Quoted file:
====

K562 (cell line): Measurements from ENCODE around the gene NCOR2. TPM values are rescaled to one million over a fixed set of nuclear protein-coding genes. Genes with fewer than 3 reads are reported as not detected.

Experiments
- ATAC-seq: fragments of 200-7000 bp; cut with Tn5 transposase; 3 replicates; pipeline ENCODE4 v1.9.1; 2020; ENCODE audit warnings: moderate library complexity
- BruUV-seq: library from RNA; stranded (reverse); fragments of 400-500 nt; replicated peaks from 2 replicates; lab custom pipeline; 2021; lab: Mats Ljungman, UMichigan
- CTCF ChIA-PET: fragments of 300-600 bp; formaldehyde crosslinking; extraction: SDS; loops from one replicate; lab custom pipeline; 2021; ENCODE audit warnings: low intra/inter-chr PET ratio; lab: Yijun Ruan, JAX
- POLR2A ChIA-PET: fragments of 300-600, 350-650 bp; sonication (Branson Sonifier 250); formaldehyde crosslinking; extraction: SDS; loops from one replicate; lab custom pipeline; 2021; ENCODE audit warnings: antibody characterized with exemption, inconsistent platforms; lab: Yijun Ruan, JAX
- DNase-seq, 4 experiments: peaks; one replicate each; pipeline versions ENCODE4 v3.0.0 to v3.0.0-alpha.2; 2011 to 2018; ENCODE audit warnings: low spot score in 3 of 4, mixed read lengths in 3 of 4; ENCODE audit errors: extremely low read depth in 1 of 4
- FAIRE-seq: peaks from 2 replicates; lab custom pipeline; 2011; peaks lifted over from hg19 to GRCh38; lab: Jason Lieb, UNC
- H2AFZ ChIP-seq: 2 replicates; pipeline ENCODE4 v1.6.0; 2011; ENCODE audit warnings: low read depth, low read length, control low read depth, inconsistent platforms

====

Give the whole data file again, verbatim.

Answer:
K562 (cell line): Measurements from ENCODE around the gene NCOR2. TPM values are rescaled to one million over a fixed set of nuclear protein-coding genes. Genes with fewer than 3 reads are reported as not detected.

Experiments
- ATAC-seq: fragments of 200-7000 bp; cut with Tn5 transposase; 3 replicates; pipeline ENCODE4 v1.9.1; 2020; ENCODE audit warnings: moderate library complexity
- BruUV-seq: library from RNA; stranded (reverse); fragments of 400-500 nt; replicated peaks from 2 replicates; lab custom pipeline; 2021; lab: Mats Ljungman, UMichigan
- CTCF ChIA-PET: fragments of 300-600 bp; formaldehyde crosslinking; extraction: SDS; loops from one replicate; lab custom pipeline; 2021; ENCODE audit warnings: low intra/inter-chr PET ratio; lab: Yijun Ruan, JAX
- POLR2A ChIA-PET: fragments of 300-600, 350-650 bp; sonication (Branson Sonifier 250); formaldehyde crosslinking; extraction: SDS; loops from one replicate; lab custom pipeline; 2021; ENCODE audit warnings: antibody characterized with exemption, inconsistent platforms; lab: Yijun Ruan, JAX
- DNase-seq, 4 experiments: peaks; one replicate each; pipeline versions ENCODE4 v3.0.0 to v3.0.0-alpha.2; 2011 to 2018; ENCODE audit warnings: low spot score in 3 of 4, mixed read lengths in 3 of 4; ENCODE audit errors: extremely low read depth in 1 of 4
- FAIRE-seq: peaks from 2 replicates; lab custom pipeline; 2011; peaks lifted over from hg19 to GRCh38; lab: Jason Lieb, UNC
- H2AFZ ChIP-seq: 2 replicates; pipeline ENCODE4 v1.6.0; 2011; ENCODE audit warnings: low read depth, low read length, control low read depth, inconsistent platforms